|A wave from |
The lights dimmed and onto the stage walked a gentleman in a perfect grey, striped, three piece suit. He bowed to the audience, looking for all the world like a banker from a by-gone era, one of those elegant if slightly stiff gentlemen common in the days when bankers were people you could trust. This was Peter Serkin, distinguished American pianist and son/grandson of distinguished musicians. Perhaps you need a persona and lineage like this to present a concert such as he presents, music that no one has heard before and which defies the 'normal' concert experience.
Serkin has a reputation for championing contemporary music but the pieces he chose to play last night looked to the past. The concert started with pre-baroque adaptations and music from an Elizabethan song-book. They seemed so simple but it look me some time to change tempo. I am sure the pieces and Serkin's slow, quiet and contemplative presentation was a very deliberate choice, designed to help us move from an over-busy and intellectualised world into a space where we could 'really hear' the works he presented.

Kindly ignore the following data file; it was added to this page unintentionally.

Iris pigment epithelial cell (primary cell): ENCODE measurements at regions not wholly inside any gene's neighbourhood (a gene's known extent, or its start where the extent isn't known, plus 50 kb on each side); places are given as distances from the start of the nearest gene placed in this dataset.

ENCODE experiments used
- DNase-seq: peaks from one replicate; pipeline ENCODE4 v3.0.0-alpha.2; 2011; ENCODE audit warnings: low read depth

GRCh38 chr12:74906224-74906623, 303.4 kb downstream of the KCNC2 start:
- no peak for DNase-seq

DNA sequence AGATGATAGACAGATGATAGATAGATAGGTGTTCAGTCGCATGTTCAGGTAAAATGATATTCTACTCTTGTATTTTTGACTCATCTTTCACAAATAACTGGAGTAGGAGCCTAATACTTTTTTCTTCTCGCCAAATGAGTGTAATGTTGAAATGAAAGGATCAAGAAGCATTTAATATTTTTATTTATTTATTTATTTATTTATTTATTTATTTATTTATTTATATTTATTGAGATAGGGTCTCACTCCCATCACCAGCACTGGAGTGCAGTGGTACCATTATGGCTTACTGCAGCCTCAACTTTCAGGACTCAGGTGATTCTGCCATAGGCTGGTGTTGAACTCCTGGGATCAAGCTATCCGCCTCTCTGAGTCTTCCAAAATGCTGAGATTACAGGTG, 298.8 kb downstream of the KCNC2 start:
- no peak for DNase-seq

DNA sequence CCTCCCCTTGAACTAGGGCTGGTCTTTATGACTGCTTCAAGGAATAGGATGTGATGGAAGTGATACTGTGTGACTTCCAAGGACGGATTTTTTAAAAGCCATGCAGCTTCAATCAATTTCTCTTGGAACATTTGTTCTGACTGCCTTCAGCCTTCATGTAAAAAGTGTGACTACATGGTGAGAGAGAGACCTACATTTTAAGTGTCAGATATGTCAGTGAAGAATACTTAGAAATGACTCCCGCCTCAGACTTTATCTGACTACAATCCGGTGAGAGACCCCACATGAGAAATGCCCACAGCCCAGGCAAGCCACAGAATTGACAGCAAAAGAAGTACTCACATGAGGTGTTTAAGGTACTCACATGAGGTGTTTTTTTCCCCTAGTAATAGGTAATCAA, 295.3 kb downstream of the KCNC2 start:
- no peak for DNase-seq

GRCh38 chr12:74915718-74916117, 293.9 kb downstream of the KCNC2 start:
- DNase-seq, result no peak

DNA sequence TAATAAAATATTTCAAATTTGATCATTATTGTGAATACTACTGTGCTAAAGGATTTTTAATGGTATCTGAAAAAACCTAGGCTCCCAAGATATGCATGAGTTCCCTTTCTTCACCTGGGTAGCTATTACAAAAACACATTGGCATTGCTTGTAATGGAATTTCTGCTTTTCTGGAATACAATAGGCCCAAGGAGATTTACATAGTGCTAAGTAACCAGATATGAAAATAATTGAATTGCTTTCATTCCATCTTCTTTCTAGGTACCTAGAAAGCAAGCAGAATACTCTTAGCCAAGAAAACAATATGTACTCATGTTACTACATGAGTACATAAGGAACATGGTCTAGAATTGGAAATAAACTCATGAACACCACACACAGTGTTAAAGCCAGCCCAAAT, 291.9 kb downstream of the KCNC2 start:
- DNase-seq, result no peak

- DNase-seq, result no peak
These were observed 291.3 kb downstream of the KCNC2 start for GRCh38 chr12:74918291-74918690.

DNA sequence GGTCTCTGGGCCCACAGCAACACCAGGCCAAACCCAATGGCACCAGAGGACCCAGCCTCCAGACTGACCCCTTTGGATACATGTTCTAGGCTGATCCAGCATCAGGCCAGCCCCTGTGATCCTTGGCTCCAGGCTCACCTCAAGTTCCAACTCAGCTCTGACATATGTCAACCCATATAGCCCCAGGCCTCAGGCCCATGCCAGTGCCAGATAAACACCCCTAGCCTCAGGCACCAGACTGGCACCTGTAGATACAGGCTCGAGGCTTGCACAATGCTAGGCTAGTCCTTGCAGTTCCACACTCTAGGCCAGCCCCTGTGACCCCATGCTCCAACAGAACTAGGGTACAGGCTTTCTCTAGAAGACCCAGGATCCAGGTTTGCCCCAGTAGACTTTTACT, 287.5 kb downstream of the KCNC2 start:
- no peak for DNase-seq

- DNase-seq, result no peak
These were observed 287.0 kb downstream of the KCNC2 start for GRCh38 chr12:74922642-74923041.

I found myself wondering as the concert started whether I would have come had I known what was on offer and it was only during the second half of the concert, listening to pieces by Max Reger, Mozart and Beethoven that I realised Serkin's skill had given me a whole new ear. I had not previously heard the chosen Mozart and Beethoven pieces and as I listened I could feel my view of both composers changing. I felt as if I had previously only seen the surface view and that now I was suddenly able to delve much deeper. Mozart's Rondo in A minor was a revelation. The program notes say it is regarded as his most personal work and I can believe that. It is introspective, thoughtful and contemplative, but emotional at the same time. Beethoven's Sonata No 30 is similar.
I am so grateful to Peter Serkin for taking me to a place where I could really hear music I didn't know existed.